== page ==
Delhi, Mumbai, Hampi, Puducherry, Chandigarh, Visakhapatnam, Vashisht, Varanasi, Rishikesh, Kochi, Varkala. These are just some of the places where you can spot stencilled graffiti of happy children peeking out from street corners, doing handstands on walls and generally being playful.

The street art is the doing of TONA, an anonymous artist from Hamburg who started with graffiti in 1999, began using stencils in 2002, and has been experimenting with silkscreen and linocut since 2008. TONA has travelled widely in India, participating in art festivals like Kochi-Muziris Biennale, St+Art Festival and Rishikesh Street Art Festival. Abroad, his street art can be found in Bristol, London, Valencia, Athens, Amsterdam, Paris, Tel Aviv.

As his Facebook page explains, his motivation is to create a “dreamy, sensual and emotional perspective” to counter the cynical perception that “people are blinkered” and that the world is “unfair, mean and brutal”.

TONA spoke to Rohini Kejriwal about his Indian experiences, tryst with street art, and where his life is heading after a nearly two-decade career. Edited excerpts from the interview:

You’ve left your mark all over India. How was your experience being here? How have you managed to cover so much ground?
I have travelled a lot through India, actually thrice already. So there’s more than one experience in the 14 months of painting and travelling. There were lots of really good ones, funny ones, strange ones, beautiful ones, some stressful ones, but mostly happy ones.

Of course, the first trip (over four months) was super exciting because it was my first time in India. But I really loved it so much that I came back twice more. (The second trip was for four and a half months in India and a month and a half in Nepal, the third trip was for four months).

I was there because I was part of four different festivals. But I also did a solo show, some group shows, a really nice artist-in-residency, was part of Kochi Biennale (on the street, of course), and a lot more things related to art with other fellow artists and friends.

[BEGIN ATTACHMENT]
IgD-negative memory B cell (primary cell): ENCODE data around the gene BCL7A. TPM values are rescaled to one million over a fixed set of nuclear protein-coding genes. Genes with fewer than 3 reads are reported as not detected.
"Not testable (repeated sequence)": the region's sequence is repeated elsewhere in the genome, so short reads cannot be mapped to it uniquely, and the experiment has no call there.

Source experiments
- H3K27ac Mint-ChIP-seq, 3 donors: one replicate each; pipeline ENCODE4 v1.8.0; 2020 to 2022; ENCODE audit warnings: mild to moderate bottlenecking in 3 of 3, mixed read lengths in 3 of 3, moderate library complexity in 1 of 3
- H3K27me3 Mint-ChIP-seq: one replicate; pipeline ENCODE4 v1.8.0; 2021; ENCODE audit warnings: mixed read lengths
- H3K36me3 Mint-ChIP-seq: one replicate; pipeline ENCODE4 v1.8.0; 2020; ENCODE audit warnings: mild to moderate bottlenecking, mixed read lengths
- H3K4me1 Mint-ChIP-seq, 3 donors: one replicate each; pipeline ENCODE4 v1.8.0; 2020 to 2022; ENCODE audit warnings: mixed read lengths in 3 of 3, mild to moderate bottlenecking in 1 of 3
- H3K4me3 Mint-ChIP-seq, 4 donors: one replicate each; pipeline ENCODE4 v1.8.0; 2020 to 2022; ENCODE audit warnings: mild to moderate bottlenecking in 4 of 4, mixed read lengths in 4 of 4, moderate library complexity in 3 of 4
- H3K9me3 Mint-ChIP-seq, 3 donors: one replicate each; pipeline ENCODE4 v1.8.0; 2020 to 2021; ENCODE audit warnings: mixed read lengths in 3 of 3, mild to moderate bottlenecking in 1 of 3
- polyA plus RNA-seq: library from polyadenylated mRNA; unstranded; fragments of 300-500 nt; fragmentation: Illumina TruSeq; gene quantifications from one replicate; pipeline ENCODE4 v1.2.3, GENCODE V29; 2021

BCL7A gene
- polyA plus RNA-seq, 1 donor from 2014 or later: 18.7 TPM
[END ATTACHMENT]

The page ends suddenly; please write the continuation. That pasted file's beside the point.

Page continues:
In Chennai. Credit: TONA
In Chennai. Credit: TONA

Were the three experiences very different?
Yes and no at the same time.

Have many of your stencils been painted over?
One or two were gone, but mostly they were still there. A few of them had been given the “red dot” (bindi) on the forehead.

Do you think Indian cityscapes have changed with the emergence of street art?
I can’t really tell, but I think there are still plenty of walls to paint.

How do you know a particular wall is right for your work?
I love cracked surfaces and walls that can tell some story. India and Nepal both have really nice walls, so I can put my artworks into context within the street and the surroundings.

Take me through your process. Do you carry the stencils with you wherever you go or do you find subjects in each place and make them?
I carry a lot of stuff, actually something like 40 kg. But I don’t paint like this. I have a portfolio with five to six different foldable multilayer stencils with me in street size as well as some small ones for the gallery, which are constantly changing with every trip. Also, I carry lots of high quality spraypaint because it’s not available in most areas. In terms of the art supplies, there’s a whole lot of markers, good paintrollers and many, many stickers. But yes, I also cut some new stencils while I’m down.